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Leavitt v. State

Supreme Court of North Dakota

July 12, 2017

Heather Leavitt, Petitioner and Appellant
v.
State of North Dakota, Respondent and Appellee

         Appeal from the District Court of Ward County, North Central Judicial District, the Honorable Douglas L. Mattson, Judge. AFFIRMED.

          Garrett D. Ludwig, Mandan ND, for petitioner and appellant.

          Kelly A. Dillon, Minot, ND, for respondent and appellee.

          OPINION

          Crothers, Justice.

         [¶ 1] Heather Leavitt appeals from a district court order summarily dismissing her application for post-conviction relief. Heather Leavitt argues the district court erred in summarily dismissing her application because she received ineffective assistance of counsel. We affirm the district court's order.

         I

         [¶ 2] In 2014 a jury convicted Heather Leavitt of attempted murder. Her conviction was affirmed in State v. Leavitt, 2015 ND 146, 864 N.W.2d 472. There we summarized the facts of the underlying case as follows:

"On February 1, 2014, Timothy Leavitt woke up to being stabbed by an assailant in his home in Minot; he sustained serious injuries during the ensuing struggle, but was ultimately able to flee to safety. Although he was unable to positively identify his attacker, he described the assailant to authorities as 'having a pony-tail, the same stature as his wife [Heather Leavitt].' He described the knife used in the attack as having a black handle with metal dots and a long silver blade and noted it was identical to a set of knives he and his wife owned, which were no longer in his home, but were in his wife's possession. He also informed officers he lived in the house alone, he and his wife were separated, and they were sharing custody of their children. Officers observed evidence of an attack at the home and 'bloody footprints (stocking feet)' throughout the home and adjacent yards. A black stocking hat with darker blonde hair was found under the bed and a pony-tail band was also found in his home.
"Based on the authorities' investigation, Sergeant David Goodman applied for a search warrant to search Heather Leavitt's person, home, and vehicle, and Goodman provided an affidavit in support of his application. A search warrant was issued, officers executed the warrant, and evidence was collected. During the search of Heather Leavitt's home, officers seized her cell phone. Officers later applied for and received a warrant to search the phone's contents. Heather Leavitt was charged with attempted murder, and before trial, she moved to suppress evidence obtained from the two search warrants. At the hearing on the motion, the State conceded that any evidence obtained from Heather Leavitt's cell phone should be suppressed. The district court granted Heather Leavitt's motion to suppress as to the search of her cell phone, but denied it as to the search of her person, home, and vehicle. A jury ultimately convicted Heather Leavitt of attempted murder."

Id. at ¶ 2 and ¶ 3.

         [¶ 3] In March 2016 Heather Leavitt applied for post-conviction relief, arguing she received ineffective assistance of counsel. In April 2016 the State moved for summary disposition, arguing Heather Leavitt failed to raise a genuine issue of material fact. Heather Leavitt filed a motion to stay the determination of the State's motion for summary disposition until she filed a supplemental brief. The district court granted her motion. In May 2016 Heather Leavitt filed a supplemental application, arguing she received ineffective assistance of counsel when the lawyer representing her at trial failed to demand a Franks hearing because the affidavit on which the search warrant relied contained false and misleading statements and because favorable evidence was not presented at trial. The State renewed its motion for summary disposition. In November 2016 the district court granted the State's motion, dismissing Heather Leavitt's application. Heather Leavitt appeals.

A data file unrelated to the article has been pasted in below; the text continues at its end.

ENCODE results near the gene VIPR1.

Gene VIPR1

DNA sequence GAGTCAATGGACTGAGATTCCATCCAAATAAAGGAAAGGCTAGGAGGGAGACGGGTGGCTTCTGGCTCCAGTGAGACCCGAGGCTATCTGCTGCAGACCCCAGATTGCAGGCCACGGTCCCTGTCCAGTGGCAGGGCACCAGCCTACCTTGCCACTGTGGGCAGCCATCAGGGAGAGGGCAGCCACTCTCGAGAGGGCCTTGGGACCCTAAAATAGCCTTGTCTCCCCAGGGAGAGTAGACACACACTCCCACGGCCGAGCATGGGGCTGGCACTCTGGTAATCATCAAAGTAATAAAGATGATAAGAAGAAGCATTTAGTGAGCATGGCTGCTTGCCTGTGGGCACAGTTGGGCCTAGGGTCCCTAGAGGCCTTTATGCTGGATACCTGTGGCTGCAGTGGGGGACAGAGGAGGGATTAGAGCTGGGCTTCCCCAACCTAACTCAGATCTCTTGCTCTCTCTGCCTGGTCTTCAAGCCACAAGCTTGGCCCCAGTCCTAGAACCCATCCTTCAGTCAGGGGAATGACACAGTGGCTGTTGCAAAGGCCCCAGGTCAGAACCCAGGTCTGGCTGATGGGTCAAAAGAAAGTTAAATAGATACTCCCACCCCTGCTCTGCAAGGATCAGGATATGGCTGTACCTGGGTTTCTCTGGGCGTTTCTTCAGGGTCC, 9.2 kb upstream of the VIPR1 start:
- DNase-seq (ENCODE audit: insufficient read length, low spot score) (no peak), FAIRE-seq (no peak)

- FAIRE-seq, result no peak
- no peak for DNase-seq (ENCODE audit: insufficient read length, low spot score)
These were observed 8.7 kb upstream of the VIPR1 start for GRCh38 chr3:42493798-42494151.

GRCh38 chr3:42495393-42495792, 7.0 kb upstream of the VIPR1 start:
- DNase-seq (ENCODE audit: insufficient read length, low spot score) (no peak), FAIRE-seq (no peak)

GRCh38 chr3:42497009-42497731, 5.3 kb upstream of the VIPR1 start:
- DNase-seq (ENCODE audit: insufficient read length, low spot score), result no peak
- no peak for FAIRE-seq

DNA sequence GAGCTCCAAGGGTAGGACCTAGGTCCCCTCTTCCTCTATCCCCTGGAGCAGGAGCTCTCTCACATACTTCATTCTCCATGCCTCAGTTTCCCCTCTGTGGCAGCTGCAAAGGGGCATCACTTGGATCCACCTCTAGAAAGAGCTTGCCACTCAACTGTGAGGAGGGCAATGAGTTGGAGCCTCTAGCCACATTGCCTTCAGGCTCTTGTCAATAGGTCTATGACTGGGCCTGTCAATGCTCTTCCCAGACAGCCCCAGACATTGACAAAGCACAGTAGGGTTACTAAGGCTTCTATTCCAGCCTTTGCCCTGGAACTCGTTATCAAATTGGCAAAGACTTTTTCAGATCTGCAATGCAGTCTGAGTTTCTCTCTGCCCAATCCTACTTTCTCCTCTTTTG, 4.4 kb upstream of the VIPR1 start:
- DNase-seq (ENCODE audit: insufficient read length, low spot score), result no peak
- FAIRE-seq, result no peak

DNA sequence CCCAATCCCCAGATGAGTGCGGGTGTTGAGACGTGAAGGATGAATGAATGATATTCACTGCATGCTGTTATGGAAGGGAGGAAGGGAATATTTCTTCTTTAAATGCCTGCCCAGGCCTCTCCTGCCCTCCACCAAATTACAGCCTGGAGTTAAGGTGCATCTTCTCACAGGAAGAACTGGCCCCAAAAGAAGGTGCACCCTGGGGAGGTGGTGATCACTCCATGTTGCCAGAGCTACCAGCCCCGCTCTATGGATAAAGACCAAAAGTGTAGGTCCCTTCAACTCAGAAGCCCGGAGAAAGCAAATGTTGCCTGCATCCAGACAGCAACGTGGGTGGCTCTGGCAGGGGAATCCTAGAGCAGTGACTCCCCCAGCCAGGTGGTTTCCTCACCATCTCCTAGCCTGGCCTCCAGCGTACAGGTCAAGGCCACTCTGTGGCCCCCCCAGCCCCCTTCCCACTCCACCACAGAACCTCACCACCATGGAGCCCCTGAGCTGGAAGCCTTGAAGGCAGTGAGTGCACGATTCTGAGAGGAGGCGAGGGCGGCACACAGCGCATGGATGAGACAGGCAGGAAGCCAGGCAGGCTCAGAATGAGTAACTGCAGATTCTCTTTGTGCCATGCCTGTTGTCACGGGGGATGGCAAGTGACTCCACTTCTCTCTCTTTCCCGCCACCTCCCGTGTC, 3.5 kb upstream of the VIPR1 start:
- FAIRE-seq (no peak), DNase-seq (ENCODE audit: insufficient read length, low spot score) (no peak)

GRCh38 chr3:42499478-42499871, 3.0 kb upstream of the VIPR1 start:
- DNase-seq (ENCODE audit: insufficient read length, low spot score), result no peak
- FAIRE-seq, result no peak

II

         [¶ 4] "Post-conviction relief proceedings are civil in nature and are governed by the North Dakota Rules of Civil Procedure." Kinsella v. State, 2013 ND 238, ¶ 4, 840 N.W.2d 625 (quoting Clark v. State, 2008 ND 234, ¶ 11, 758 N.W.2d 900). "A district court may summarily dismiss an application for post-conviction relief if there is no genuine issue of material fact and the moving party is entitled to judgment as a matter of law." Howard v. State, 2015 ND 102, ¶ 8, 863 N.W.2d 203 (quoting Waslaski v. State, 2013 ND 56, ¶ 7, 828 N.W.2d 787). "When reviewing an appeal from a summary denial of post-conviction relief, we review it as we would an appeal from summary judgment." Id. "The party opposing the motion is entitled to all reasonable inferences at the preliminary stages of a post-conviction proceeding and is entitled to an evidentiary hearing if a reasonable inference raises a genuine issue of material fact." Lindsey v. State, 2014 ND 174, ¶ 7, 852 N.W.2d 383 (quoting Coppage v. State, 2011 ND 227, ¶ 8, 807 N.W.2d 585).

         [¶ 5] If the State moves for summary disposition, the petitioner must support the application with evidence. Delvo v. State, 2010 ND 78, ...


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